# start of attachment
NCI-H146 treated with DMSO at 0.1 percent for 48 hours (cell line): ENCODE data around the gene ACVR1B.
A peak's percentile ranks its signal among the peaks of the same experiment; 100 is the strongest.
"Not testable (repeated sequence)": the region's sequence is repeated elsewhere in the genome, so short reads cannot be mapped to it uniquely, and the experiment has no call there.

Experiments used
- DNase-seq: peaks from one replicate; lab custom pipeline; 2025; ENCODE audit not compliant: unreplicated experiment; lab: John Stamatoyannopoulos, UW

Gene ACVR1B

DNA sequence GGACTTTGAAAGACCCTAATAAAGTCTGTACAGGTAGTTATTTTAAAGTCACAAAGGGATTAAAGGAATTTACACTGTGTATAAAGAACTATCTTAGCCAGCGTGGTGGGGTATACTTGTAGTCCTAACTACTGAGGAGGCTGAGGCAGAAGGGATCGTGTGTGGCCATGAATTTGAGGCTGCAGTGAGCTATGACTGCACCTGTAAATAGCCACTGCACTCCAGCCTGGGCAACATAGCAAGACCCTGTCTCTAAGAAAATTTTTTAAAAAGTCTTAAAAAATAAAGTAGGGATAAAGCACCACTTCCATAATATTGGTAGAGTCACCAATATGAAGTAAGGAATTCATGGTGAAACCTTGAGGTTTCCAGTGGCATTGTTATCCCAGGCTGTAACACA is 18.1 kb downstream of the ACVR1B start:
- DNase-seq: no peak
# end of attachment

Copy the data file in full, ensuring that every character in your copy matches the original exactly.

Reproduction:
NCI-H146 treated with DMSO at 0.1 percent for 48 hours (cell line): ENCODE data around the gene ACVR1B.
A peak's percentile ranks its signal among the peaks of the same experiment; 100 is the strongest.
"Not testable (repeated sequence)": the region's sequence is repeated elsewhere in the genome, so short reads cannot be mapped to it uniquely, and the experiment has no call there.

Experiments used
- DNase-seq: peaks from one replicate; lab custom pipeline; 2025; ENCODE audit not compliant: unreplicated experiment; lab: John Stamatoyannopoulos, UW

Gene ACVR1B

DNA sequence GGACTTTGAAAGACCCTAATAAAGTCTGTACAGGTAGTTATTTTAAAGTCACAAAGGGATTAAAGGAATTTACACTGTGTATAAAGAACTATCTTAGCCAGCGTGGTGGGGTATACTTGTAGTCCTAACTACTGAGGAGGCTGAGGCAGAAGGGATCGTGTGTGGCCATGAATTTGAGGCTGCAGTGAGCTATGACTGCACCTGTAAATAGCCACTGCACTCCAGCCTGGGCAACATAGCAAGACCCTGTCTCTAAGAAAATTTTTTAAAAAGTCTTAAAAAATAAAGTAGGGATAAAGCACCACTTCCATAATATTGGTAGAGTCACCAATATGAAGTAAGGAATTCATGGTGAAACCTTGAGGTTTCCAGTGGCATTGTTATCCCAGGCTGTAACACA is 18.1 kb downstream of the ACVR1B start:
- DNase-seq: no peak